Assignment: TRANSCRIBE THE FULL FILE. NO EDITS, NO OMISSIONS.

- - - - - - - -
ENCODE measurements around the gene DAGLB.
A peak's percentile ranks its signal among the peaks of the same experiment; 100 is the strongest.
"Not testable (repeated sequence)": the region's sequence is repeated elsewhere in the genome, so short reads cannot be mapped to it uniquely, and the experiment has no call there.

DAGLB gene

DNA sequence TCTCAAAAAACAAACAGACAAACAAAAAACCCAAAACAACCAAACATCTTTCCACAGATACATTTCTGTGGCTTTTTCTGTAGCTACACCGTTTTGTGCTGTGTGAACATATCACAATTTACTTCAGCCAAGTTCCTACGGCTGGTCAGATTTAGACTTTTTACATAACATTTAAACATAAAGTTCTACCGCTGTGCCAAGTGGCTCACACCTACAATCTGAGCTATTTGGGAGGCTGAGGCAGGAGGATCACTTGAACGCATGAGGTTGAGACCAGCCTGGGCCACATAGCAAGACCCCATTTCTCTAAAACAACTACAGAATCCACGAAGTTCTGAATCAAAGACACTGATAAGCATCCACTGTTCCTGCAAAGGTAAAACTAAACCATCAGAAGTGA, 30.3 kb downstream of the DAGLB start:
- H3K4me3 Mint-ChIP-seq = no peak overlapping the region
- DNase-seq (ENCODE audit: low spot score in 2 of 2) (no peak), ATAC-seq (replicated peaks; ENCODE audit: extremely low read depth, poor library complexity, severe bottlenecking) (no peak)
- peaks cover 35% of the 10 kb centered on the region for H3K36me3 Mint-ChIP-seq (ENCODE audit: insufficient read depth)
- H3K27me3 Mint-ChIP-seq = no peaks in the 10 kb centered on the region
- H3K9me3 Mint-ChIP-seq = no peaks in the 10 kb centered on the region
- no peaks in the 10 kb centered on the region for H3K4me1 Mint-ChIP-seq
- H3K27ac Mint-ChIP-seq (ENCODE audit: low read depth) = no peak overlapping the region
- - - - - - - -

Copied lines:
ENCODE measurements around the gene DAGLB.
A peak's percentile ranks its signal among the peaks of the same experiment; 100 is the strongest.
"Not testable (repeated sequence)": the region's sequence is repeated elsewhere in the genome, so short reads cannot be mapped to it uniquely, and the experiment has no call there.

DAGLB gene

DNA sequence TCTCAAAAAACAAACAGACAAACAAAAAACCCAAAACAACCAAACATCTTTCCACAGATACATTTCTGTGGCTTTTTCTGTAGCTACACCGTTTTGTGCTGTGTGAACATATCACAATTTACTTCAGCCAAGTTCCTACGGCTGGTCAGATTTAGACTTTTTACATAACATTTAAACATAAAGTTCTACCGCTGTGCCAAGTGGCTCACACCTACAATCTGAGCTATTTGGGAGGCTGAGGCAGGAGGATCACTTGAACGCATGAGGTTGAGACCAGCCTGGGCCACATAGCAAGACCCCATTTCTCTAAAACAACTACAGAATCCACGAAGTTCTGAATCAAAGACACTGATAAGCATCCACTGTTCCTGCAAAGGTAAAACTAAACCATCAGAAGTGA, 30.3 kb downstream of the DAGLB start:
- H3K4me3 Mint-ChIP-seq = no peak overlapping the region
- DNase-seq (ENCODE audit: low spot score in 2 of 2) (no peak), ATAC-seq (replicated peaks; ENCODE audit: extremely low read depth, poor library complexity, severe bottlenecking) (no peak)
- peaks cover 35% of the 10 kb centered on the region for H3K36me3 Mint-ChIP-seq (ENCODE audit: insufficient read depth)
- H3K27me3 Mint-ChIP-seq = no peaks in the 10 kb centered on the region
- H3K9me3 Mint-ChIP-seq = no peaks in the 10 kb centered on the region
- no peaks in the 10 kb centered on the region for H3K4me1 Mint-ChIP-seq
- H3K27ac Mint-ChIP-seq (ENCODE audit: low read depth) = no peak overlapping the region